You might imagine with the world premiere of the first Game of Thrones spin-off just days away, the stars of House of the Dragon would be feeling the pressure. The reported $16-million-an-episode prequel is the first new addition to the Thrones universe since the much-debated ending of the main series – and it’s fair to say the anticipation from fans is pretty huge.
However, when Total Film meets Matt Smith and Paddy Considine at the junket ahead of the European premiere, there are no nerves in sight. Instead, the pair are at ease as they prepare to step out onto the global stage as the silver-haired Targyren brothers, Prince Daemon and King Viserys.
House of the Dragon explores the beginning of the end of the Targaryen dynasty as the house teeters on the edge of a civil war. Daemon and Viserys are right at the heart of this when their battle over the succession of the Iron Throne – as well as their clashing ideas of ruling – kick off the prequel series set some 200 years before the original show.
And while the blonde wigs were nowhere in sight when we spoke, the sibling dynamic was in full flow as the pair teased each other about everything from auditions to getting possessive over the Iron Throne. Here’s our Q&A below, edited for length and clarity.
Total Film: I think it’s fair to say that Viserys and Daemon have a complicated sibling relationship. There’s a lot of love there, but also a lot of conflict as well. How would you describe their dynamic?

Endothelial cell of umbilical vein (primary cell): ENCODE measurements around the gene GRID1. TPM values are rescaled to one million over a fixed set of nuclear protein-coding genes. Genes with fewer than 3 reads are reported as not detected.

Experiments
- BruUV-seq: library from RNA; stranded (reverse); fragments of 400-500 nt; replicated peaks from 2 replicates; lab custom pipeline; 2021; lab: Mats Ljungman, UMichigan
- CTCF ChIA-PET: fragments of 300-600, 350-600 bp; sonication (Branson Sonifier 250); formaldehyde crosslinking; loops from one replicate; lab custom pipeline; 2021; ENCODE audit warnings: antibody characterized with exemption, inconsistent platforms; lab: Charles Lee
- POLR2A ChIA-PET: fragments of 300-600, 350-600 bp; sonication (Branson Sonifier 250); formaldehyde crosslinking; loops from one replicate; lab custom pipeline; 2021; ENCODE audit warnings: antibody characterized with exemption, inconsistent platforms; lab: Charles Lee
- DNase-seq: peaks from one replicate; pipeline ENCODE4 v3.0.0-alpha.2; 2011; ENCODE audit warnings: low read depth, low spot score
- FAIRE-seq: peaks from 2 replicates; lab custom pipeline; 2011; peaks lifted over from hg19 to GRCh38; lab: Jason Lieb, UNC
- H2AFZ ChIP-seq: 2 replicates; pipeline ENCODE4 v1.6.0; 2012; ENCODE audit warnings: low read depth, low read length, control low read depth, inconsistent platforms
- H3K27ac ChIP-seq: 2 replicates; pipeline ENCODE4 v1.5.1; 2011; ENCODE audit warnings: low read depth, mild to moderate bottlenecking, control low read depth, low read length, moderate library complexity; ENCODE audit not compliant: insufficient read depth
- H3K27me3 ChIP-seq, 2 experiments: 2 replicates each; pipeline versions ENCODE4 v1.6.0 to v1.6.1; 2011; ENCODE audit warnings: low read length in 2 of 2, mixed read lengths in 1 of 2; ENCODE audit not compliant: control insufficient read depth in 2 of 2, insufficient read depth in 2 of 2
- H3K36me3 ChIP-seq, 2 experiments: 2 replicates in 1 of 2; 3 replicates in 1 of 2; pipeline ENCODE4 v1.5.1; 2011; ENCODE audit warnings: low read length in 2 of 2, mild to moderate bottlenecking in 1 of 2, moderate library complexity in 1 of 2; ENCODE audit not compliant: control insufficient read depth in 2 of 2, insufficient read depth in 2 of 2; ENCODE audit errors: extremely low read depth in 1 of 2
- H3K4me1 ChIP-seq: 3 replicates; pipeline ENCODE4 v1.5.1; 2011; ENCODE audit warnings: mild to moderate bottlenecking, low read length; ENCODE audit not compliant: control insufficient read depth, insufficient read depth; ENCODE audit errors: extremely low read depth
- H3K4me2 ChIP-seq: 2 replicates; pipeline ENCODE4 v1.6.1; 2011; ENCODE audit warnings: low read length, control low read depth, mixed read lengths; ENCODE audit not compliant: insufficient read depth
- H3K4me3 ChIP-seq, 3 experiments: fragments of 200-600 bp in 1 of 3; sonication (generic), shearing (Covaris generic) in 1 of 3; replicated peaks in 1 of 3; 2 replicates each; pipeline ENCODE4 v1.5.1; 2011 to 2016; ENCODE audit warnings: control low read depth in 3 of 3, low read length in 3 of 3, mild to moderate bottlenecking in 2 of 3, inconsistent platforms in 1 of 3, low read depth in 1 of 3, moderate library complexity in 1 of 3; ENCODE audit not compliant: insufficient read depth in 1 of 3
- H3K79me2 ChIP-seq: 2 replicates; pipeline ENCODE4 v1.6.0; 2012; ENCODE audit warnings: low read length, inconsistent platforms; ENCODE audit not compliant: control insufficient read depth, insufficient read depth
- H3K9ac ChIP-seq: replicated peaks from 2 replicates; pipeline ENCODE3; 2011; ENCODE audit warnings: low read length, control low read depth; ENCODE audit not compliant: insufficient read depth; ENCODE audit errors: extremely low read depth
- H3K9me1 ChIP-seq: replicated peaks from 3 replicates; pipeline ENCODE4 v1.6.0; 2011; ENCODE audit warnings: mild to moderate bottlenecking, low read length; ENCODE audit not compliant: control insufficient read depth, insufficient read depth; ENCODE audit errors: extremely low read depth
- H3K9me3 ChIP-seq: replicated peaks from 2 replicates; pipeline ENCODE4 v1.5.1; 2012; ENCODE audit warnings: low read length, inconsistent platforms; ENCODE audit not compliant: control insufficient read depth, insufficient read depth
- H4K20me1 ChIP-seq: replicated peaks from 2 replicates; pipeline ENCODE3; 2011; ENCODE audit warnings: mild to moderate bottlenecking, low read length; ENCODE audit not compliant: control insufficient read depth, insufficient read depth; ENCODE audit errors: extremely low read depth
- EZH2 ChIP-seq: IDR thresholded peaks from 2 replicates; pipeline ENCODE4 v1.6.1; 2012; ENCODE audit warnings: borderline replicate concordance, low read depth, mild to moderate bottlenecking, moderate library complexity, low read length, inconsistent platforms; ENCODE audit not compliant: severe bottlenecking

Paddy Considine: They’re kind of opposites, aren’t they?
Matt Smith: [Starts humming ‘Whole Lotta Love’ by Led Zeppelin]
Considine: Yeah, there is. I think the dynamic is there because they are opposites in many ways. I think that Viserys is a more level character in a way. You know, he has responsibilities as the King and I think Daemon sometimes is a little bit problematic for his brother in that he’s pretty volatile at times or he might abuse this privilege here and there, which is something that Viserys does not approve of.
Smith: As you do as a younger brother, it’s one’s prerogative. It’s complicated.
Considine: Well, it is because they’re brothers and I’m torn between my duty as a king and my relationship as a brother.
Showrunner Ryan Condal told our sister publication SFX that The Crown and Succession were influences in the writers’ room. I was wondering what you thought of those references – is House of the Dragon a family power struggle?
Considine: The Crown and Succession? Well, Succession is natural, isn’t it? I think [family drama] is what this program is really about, you know? I know it’s got the epic scope and the dragons, but it’s a family drama. And that’s what hooks most people into most things anyway – it’s the relationships.
For Game of Thrones fans, the main touchpoint for the Targaryens is Daenerys – did either of you reach out to Emilia Clarke at all when you got cast?